Rory “DC” Felton, left, performs alongside members of Rare Essence in an undated photo at Nation night club in Southeast Washington. (Keith Washington/Courtesy of Penny Felton)

Rory “DC” Felton, a pioneering member of the city’s go-go scene, was remembered Sunday for his ebullient personality and his love of the District — best captured by the energetic tune “Take a Little Ride Through the City,” which the saxophonist co-wrote with his Rare Essence bandmates.

“That’s how he lived his life,” Penny Felton, his wife of 27 years, said. “He loved the outside, he loved the city.”

Felton, 57, one of the founders of the legendary band, was found dead of stab wounds early Friday in an apartment in Southwest Washington, police said. Felton, who was discovered about 2 a. m. in the residence in the Bellevue neighborhood, had been stabbed at least twice. Police did not disclose a motive or suspect.

Friends on Sunday recalled how Felton had been messaging them as recently as last week, when he ventured to Freedom Plaza for Emancipation Day celebrations where Rare Essence performed, always looking to catch a show and mingle with old friends.

Man, 57, fatally stabbed early Friday in Southwest D.C.

“If you want to have a good time, hang around ‘DC,’ ” band member Andre “Whiteboy” Johnson said of his friend and onetime bandmate.

He said that in recent months he had told Felton about upcoming gigs that would reunite the group’s original members. “I told him there was a couple of shows he needed to do, and he was all for it,” Johnson said.

Felton would have celebrated his 58th birthday Wednesday, his wife said. Instead, a celebration of his life will take place that day in front of the Xenia Street SE home that was an incubator for Rare Essence.

When his family moved him from Halifax County, Va., to Washington when he was a teenager, he was nervous and unaccustomed to city life. But he arrived to find the bustling music scene and vibrant community life, and immediately fell in love.

“His country life was really different and he worked on the farm,” Penny Felton said. “He said when he got up here he was so excited. He saw people were really living. When they gave him the nickname of ‘DC,’ he thought he was special.”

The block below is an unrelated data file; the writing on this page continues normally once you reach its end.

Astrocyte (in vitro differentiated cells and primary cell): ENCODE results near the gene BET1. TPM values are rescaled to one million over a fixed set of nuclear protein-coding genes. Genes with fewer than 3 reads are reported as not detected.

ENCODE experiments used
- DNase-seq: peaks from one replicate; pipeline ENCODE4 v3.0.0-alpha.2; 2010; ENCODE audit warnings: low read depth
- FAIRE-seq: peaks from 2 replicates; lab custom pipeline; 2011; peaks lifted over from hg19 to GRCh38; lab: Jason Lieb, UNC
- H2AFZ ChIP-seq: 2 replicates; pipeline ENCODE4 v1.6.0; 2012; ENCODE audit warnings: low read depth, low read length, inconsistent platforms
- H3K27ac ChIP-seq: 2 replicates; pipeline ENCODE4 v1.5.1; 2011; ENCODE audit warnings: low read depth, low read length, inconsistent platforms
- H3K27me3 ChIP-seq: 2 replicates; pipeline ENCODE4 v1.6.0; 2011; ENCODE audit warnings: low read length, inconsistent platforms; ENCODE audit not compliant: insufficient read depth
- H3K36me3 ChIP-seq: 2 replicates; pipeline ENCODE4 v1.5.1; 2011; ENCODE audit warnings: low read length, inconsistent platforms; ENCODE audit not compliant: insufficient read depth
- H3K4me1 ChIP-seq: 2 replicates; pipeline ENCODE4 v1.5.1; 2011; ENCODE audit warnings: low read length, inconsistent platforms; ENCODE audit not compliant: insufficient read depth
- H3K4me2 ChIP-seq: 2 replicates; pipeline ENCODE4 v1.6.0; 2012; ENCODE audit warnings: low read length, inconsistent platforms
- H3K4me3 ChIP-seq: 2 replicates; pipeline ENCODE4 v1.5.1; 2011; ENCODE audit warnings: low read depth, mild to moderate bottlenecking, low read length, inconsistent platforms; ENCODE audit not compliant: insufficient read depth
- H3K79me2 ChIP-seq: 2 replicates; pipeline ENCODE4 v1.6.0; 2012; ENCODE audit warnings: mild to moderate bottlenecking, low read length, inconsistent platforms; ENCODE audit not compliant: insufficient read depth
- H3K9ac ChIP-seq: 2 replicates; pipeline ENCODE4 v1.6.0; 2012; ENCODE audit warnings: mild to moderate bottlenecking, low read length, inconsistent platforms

As word of his death spread through the go-go community, tributes poured in.

Once and Future Legends

Kevin “Kato” Hammond, the editor and publisher of a magazine about the D.C. go-go scene, reflected on Felton‘s talents and colorful personality in a piece for the site, which named Grover Washington Jr.’s “Mr. Magic” and Rare Essence’s “Take a Little Ride Through the City” as Felton’s “signature” performances on the sax. He said Felton was fondly “known for always donning [some of the] most creatively styled hats that he could find (which was his trademark) and his melodically aggressive cowbell patterns.”

“Rest in musical harmony, DC!” he wrote. “We’re going to continue taking a little ride through the city for YOU!”

Guitarist Chuck Brown was known as “The Godfather of Go-Go,” the D.C.-born genre of funk featuring conga drums, pulsating beats and a bandleader who interacts with the crowd. But names such as Anthony “Little Benny” Harley, the trumpet player, and Quentin “Footz” Davidson, the drummer, were known for carrying the genre with Rare Essence. In a 2010 story in The Washington Post, Johnson estimated that the band had given more than 5,000 performances. The world-renowned Brown died in 2012. Harley died in 2010, and Davidson was fatally shot in Prince George’s County in 1994.

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Felton was an early member of the band in the late 1970s and 1980s, and later performed with groups such as Little Benny & The Masters, Proper Utensils and the Legends, the latter made up largely of former Rare Essence members, his wife said.

“[“Little Benny”] Harley’s trumpet, John ‘Big Horn’ Jones’s trombone and Rory ‘D.C.’ Felton’s saxophone gave a fluid punch to the band’s rhythms, and from their grins, it was clear they were enjoying each other’s musical company,” The Post wrote in a 1999 story on the Legends, headlined “Once and Future Legends.”

Family and friends remembered Felton not only for his performances on the saxophone and cowbells but for his precise steps on stage.

“He could have easily been one of The Temptations,” Johnson said, referring to the legendary R&B group. “That’s how smooth his moves were.”

As his wife said Sunday, Felton carried the city he loved in his nickname. She said it stemmed from his middle name, Mordese.

“His mom and sister and brother called him DeeCee” and the band members shortened it to ‘DC.’ ”

Fans flock to reunion show of go-go legends Rare Essence

In 1992, she said, Felton was critically wounded in a shooting in Connecticut. Against all odds, Felton, who had been in a coma, recovered, she said, and within weeks was back playing his horn.

“He never slowed down,” she said. “We were in our 50s and he still wanted me to go to the go-go with him.”

Penny and Rory Felton had separated in recent years, but remained married, she said.

In addition to his wife, he is survived by a son, two daughters and three grandchildren.

“He always stated that he will always be playing his music,” Penny Felton said. “So I suspect that he’s going to be in heaven with Little Benny and Footz and Chuck Brown playing his music.”